When redesigning, also consider ensuring that your hosting environment is optimized for your website. Factors like site up-time and site speed matter to search engines. Are your backups adequate? Do you have load balancing? What is your disaster recovery plan? A solid back end infrastructure is something businesses don’t give enough consideration to until there is a website failure at a critical moment. Additionally, as your site traffic and use evolve, a hosting environment audit may help you save money.

8. Review your analytics.

When redesigning, analytics to help you determine how users are currently engaging with your site. What are the primary paths they take? What does drop-off look like on key pages? Are your users doing what you would expect? This data can help shape a redesign. Additionally, take time to consider what you want reported post-redesign launch. Is there additional information you wish you could see in your analytics that should be tagged in the redesign?

9. Make it SEO-friendlier.

Whether you are redesigning or re-platforming, it’s critical to not only ensure you have clean, SEO-friendly code, but to use it as an opportunity to make it even friendlier. Search engines are always changing their algorithms, so if you put the effort in to improve your site’s code, you'll increase your overall return on investment. SEO-friendly code acts as a guide for search engine spiders by providing a clear picture of your site’s content.

10. Confirm your security.

With the evolution of technology, newer and more advanced security risks threaten to compromise your website’s integrity. From malware and viruses to malicious apps and the threat of hackers, websites must prevent security breaches on both the front ends and back ends. Websites built to conduct online transactions, such as ecommerce sites, require additional security measures to protect customer information. A redesign is a great time to review the security features included in your site’s framework and design.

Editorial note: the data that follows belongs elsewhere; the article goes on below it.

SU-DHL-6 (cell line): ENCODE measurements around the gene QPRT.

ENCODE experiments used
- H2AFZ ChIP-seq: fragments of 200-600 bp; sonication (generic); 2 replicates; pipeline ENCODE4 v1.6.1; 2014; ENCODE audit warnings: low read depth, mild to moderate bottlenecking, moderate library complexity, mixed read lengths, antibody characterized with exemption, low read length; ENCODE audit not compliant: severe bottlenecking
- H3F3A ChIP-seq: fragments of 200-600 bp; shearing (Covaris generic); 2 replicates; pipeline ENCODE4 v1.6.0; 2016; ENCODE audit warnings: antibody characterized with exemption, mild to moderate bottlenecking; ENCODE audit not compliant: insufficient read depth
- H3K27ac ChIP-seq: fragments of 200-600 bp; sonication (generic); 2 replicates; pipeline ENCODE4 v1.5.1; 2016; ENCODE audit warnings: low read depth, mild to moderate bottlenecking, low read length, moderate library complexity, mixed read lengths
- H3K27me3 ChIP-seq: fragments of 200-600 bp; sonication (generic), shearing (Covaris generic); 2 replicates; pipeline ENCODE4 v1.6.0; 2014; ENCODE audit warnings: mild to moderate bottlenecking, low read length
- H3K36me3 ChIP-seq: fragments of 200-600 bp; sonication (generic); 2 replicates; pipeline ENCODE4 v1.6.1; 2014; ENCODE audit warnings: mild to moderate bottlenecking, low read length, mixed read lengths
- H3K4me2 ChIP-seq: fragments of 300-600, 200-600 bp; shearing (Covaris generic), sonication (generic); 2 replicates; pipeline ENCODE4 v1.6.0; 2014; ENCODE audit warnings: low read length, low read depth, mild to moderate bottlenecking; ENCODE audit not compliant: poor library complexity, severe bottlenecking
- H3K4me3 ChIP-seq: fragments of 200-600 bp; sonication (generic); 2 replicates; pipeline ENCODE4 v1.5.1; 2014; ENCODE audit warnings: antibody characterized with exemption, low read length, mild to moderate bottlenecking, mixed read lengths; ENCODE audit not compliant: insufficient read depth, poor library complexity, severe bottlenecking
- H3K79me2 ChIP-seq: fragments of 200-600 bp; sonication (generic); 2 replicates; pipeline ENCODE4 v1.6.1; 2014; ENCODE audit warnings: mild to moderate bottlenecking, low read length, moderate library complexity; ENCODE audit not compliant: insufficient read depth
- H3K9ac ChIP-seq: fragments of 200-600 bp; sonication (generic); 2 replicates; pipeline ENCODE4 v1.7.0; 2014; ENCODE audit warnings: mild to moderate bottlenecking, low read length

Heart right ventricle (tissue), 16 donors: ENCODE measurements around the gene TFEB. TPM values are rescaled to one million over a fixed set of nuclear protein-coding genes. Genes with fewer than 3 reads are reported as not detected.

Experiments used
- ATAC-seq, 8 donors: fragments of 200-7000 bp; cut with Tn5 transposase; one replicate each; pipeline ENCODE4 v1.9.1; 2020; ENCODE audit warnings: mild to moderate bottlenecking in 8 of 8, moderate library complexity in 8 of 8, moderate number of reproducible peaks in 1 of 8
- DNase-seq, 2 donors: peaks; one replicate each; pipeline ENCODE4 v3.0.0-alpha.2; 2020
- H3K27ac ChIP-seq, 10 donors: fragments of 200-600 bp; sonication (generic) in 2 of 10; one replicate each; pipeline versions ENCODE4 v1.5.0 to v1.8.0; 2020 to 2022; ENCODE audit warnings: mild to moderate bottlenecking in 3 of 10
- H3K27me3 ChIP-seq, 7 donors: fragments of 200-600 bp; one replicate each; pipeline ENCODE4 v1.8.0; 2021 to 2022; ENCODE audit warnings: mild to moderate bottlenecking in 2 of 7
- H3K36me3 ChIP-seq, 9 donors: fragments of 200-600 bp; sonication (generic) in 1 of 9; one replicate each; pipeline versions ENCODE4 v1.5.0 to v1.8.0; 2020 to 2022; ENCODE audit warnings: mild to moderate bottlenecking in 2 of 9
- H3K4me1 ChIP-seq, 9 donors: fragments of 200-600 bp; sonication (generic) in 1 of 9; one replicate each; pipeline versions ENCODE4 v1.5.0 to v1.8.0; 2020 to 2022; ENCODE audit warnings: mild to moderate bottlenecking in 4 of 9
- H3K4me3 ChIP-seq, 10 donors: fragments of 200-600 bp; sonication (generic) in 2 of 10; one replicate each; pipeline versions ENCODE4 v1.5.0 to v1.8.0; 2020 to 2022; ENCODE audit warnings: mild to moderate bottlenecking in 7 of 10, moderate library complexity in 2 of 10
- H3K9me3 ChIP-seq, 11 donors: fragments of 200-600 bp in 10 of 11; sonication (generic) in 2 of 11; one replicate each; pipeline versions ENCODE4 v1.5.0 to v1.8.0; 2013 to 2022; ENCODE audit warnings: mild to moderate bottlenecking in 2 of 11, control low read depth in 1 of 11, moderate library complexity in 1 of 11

11. Don't bite off more than you can chew.

A redesign may feel overwhelming, but if you identify a skilled technology partner to assist you with the process, it will provide a much smoother journey towards achieving your website goals Look for a technology agency, such as BlueModus, that has extensive experience and well-defined best practices that will lead to client success.

At BlueModus, we offer a variety of engagement models to help in redesigns, from up-front planning and implementation, to assisting with audits for security, SEO and infrastructure. If you're ready to talk redesign, contact us today, we'd love to discuss how we might help you!

Tom Whittaker
Tom Whittaker brings over 15 years of marketing and interactive agency experience and leadership to the BlueModus team. He has personally managed large websites and webstores for Fortune 500 companies, as well as managed large software implementation teams. Tom and his teams have served their clients with exceptional results across his career through his passion for driving strong user experience and projects with a positive return on investment. His clients have ranged from start-ups to mid-sized and Fortune 500 companies in the retail, transportation, education, healthcare, not-for-profit, and financial services verticals.